Ever since his groundbreaking 2001 debut with The Strokes, “Is This It,” bandleader Julian Casablancas thought his musical career was set in stone.
“Because I literally put everything I had into The Strokes,” he says. “And that whole Sting-Police vibe? I just always shut out that idea with the group, like, ‘Nope. Not doing it.’ I didn’t want to do a solo record. So without really honestly explaining everything, I kind of felt like I was forced into it, like I had no choice.”
Whatever the motivation, Strokes fans should rejoice in the singer’s new “Phrazes for the Young” debut on his own Cult Records imprint.
The album — which Casablancas will draw from during a solo San Francisco gig tonight — is a brilliant showcase that recaptures that ephemeral “Is This It” spark, in a disco-campy “11th Dimension,” the barroom waltz “Ludlow St.” and a punk-propulsive “Out of the Blue.”
He had so much fun making it, he even tacked on a zany bonus track to the deluxe edition: The “Saturday Night Live” seasonal synth-fest “I Wish It Was Christmas Today.”
As Casablancas tells it, he was blindsided a couple years ago when his band members requested time off to pursue individual projects.
He didn’t sit idly by. With Santigold, he recorded a song, “Drive Thru,” for Converse. He appeared on “Boombox” with Andy Samberg’s Lonely Island and partnered in a new Los Angeles Korean restaurant called Shin. He married his longtime gal-pal, Juliet, with whom he’s expecting a child in February.
The Strokes, he says, “needed space, and I respect that. And everyone went off in different directions, and that’s cool. So I’ve been negotiating that, and it’s been tough.”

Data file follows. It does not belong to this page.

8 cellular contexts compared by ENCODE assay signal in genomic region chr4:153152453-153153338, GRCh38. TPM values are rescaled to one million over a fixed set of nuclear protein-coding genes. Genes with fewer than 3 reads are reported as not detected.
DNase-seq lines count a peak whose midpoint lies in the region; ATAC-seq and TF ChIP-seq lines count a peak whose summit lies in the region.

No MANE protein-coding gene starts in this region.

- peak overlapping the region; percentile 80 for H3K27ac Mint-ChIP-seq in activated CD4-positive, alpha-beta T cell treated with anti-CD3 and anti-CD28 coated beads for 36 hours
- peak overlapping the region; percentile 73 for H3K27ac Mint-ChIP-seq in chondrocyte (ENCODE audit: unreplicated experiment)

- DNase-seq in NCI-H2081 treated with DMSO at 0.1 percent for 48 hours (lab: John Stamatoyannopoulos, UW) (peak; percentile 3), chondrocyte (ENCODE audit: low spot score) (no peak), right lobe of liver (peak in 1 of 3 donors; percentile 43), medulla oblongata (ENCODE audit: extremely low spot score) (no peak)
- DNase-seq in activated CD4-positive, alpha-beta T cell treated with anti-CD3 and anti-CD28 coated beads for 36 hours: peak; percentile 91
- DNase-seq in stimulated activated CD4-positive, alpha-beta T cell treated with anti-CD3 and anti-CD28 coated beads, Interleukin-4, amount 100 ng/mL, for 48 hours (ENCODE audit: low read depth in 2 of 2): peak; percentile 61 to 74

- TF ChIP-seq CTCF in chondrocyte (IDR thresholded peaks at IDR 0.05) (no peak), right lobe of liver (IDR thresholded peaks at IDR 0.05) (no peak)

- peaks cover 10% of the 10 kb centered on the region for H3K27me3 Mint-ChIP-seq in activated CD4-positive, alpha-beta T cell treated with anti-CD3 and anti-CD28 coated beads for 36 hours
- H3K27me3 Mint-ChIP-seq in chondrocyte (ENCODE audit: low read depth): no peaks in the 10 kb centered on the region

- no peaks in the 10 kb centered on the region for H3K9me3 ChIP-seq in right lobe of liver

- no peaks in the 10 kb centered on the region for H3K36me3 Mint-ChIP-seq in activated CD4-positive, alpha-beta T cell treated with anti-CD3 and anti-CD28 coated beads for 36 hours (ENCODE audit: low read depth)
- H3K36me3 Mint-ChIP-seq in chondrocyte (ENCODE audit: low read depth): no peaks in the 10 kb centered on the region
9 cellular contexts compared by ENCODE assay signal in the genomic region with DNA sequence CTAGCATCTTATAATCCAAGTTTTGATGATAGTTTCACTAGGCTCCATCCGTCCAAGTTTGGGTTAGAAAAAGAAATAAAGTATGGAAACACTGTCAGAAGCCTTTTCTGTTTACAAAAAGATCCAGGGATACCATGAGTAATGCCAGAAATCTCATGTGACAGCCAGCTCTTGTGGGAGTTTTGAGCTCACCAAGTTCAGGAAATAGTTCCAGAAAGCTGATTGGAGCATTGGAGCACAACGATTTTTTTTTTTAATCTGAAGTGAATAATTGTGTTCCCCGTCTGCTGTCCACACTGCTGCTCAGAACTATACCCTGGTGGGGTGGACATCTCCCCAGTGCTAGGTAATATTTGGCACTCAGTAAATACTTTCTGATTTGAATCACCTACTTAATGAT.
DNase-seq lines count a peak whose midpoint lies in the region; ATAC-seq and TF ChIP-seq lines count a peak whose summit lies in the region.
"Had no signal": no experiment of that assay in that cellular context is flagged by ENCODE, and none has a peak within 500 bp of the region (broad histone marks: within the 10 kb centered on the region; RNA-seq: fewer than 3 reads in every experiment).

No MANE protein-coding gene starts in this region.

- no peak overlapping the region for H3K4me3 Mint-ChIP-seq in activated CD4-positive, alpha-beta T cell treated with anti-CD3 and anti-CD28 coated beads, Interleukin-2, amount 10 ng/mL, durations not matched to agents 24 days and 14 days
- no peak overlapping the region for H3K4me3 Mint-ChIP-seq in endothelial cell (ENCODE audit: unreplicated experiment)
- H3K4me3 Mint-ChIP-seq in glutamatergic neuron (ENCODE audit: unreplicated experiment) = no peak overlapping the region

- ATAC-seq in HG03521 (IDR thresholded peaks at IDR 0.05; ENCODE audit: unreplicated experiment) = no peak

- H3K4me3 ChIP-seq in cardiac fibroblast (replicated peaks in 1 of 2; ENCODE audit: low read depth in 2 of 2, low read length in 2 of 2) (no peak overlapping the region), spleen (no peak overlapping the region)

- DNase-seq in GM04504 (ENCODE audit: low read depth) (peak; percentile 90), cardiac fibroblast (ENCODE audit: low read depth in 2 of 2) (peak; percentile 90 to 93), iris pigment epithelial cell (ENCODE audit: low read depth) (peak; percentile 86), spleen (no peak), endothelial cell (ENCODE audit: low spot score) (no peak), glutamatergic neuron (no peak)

Left to his own devices, Casablancas, 31, swapped guitar for keyboards and computers, self-sculpted every cut and recruited seasoned players to play more complicated parts.
“I learned that keyboard tones are way more sensitive than guitar tones,” he says. “With a keyboard, it’s more like clothing — there’s a very fine line between looking sexy and looking ridiculous.”
The purposely misspelled “Phrazes” title was inspired by Oscar Wilde, who prompted the composer to shelve all his previous lyrics and delve deeper. Casablancas says Wilde’s books were “commenting on what shallow, superficial animals we are. It was like the witty, intellectual stand-up comedy of the day.”
Flying solo, Casablancas says, “was weird and hard mentally, even emotionally, to make the switch. So I’ll always be down to do Strokes records and play Strokes shows. But it’s also nice to feel appreciated for what you do on your own, too.”
IF YOU GO